We all have our different strengths and weaknesses and know that there are certain areas in which we can all improve.
In my case, I’m good at the technical side of watershaping, but I’m much less accomplished in the client-relations/”people skills” department. I’ve made concerted efforts through the years to seek resources that can help me grow in this area, and my latest book selection is part of that personal quest.
Not long ago, I took a twelve-point quiz that’s designed to test whether or not you have a good sense of humor. I’ve never been a big one for telling knee-slapping jokes and I’d describe my sense of humor as “dry,” but I certainly like to laugh and I’ve always considered myself as being someone who enjoyed things on the funny side. When I took this test, however, I scored a perfect zero out of twelve, so by this assessment it seems I have no sense of humor at all.
Working past this odd humiliation, I began thinking about this “deficit” and how it might be affecting my ability to work easily with clients and colleagues. The way I see it, people who know how to use their senses of humor have an easier time bonding with clients and find easier ways to diffuse tense situations. Right then and there, I decided it was time to work on the lighter side of my personality, just as I have before in polishing my public-speaking skills and general creativity – the thought being that a sense of humor is basically another mental muscle that can be exercised and developed.
So I headed to a bookstore to scope out the humor section in hopes of finding a resource that would help me see the world around me in a more humorous way. There were scores of choices, so it took me a while to make a selection. As good fortune would have it, I eventually picked up a gem by Scott Adams, creator of the “Dilbert” comic strip, that is not only loaded with laughs, but also goes along way in demonstrating how the world around us is, in fact, a savagely funny place.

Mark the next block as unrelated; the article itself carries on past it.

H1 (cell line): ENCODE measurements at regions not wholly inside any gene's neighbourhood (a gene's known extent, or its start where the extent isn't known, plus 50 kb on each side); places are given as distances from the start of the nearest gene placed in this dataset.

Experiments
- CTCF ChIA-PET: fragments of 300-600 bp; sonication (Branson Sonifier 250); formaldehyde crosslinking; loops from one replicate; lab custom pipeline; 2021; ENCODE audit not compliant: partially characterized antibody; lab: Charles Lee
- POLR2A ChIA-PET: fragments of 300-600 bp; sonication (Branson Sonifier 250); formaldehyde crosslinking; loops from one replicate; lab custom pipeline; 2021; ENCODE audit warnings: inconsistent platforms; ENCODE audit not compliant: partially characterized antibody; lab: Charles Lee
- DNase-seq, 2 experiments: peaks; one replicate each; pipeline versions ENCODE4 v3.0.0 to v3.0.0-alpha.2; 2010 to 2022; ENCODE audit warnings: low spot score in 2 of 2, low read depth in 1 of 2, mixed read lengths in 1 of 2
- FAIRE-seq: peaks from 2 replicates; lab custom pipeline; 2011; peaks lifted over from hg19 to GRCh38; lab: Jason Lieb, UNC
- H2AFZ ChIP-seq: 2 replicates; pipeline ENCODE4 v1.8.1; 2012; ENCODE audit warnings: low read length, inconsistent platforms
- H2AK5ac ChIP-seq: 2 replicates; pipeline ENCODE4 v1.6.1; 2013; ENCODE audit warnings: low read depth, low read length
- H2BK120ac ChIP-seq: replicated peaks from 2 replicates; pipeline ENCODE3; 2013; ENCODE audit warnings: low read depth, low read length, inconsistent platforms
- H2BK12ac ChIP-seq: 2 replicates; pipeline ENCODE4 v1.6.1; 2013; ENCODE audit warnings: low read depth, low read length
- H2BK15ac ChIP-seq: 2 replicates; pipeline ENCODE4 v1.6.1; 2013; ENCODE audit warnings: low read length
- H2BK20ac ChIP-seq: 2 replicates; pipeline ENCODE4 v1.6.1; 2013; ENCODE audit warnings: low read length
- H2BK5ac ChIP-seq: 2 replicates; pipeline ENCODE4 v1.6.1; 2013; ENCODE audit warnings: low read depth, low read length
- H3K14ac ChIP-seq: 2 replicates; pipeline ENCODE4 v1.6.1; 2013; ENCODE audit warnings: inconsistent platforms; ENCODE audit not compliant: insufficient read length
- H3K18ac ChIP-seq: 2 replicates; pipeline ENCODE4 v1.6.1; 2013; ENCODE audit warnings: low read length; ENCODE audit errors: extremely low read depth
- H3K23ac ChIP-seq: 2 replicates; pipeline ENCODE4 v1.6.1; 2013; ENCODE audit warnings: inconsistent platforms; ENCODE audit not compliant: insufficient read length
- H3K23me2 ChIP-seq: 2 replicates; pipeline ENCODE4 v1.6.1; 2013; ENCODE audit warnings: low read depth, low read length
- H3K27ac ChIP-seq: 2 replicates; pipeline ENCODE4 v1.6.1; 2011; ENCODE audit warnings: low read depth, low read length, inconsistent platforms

Called The Dilbert Principle: A Cubicle’s Eye View of Bosses, Meetings, Management Fads and Other Workplace Afflictions (United Features Syndicate, 1996), even the book’s subtitle gave me the suspicion I was making a good choice.
In this 330-page volume, Adams offers a stream of stories that his loyal readers have shared with him through the years, all framed with his satiric observations. It’s broken into more than two-dozen chapters covering a range of work-related topics, each with self-explanatory headings such as “Great Lies of Management,” “Pretending to Work,” “How to Tell if Your Company is Doomed” and my personal favorite, “Engineers, Scientists and Other Odd People.”
The material made me laugh, sometimes a lot, but what I appreciate most is the perspective reading through it all gave me about the working world and the fact that so much of what we go through in working with clients and our colleagues can be seen through a more humorous lens. After reading Adams’s observations of the working world, I feel I have a firmer grasp on the absurdity of lots of human interactions – a grasp that lets me take myself a bit less seriously and, more important, has yielded some genuine laughter and many moments of personal amusement.
Let’s face it, our world is a serious and sometimes scary place – and our work is often extremely hard and frustrating. For my part, finding some humor in the challenges that come up on a daily basis is a tonic that I can tell already will help me in a big way. I certainly won’t be taking up a career as a comedian, but I’m hopeful I won’t be quite as consistently serious as I have been in the past.
My goal is simple: Next time I take that sense-of-humor test, I’m shooting for at least two out of twelve.
Mike Farley is a landscape designer with more than 20 years of experience and is currently a designer/project manager for Claffey Pools in Southlake, Texas. A graduate of Genesis 3’s Level I Design School, he holds a degree in landscape architecture from Texas Tech University and has worked as a watershaper in both California and Texas.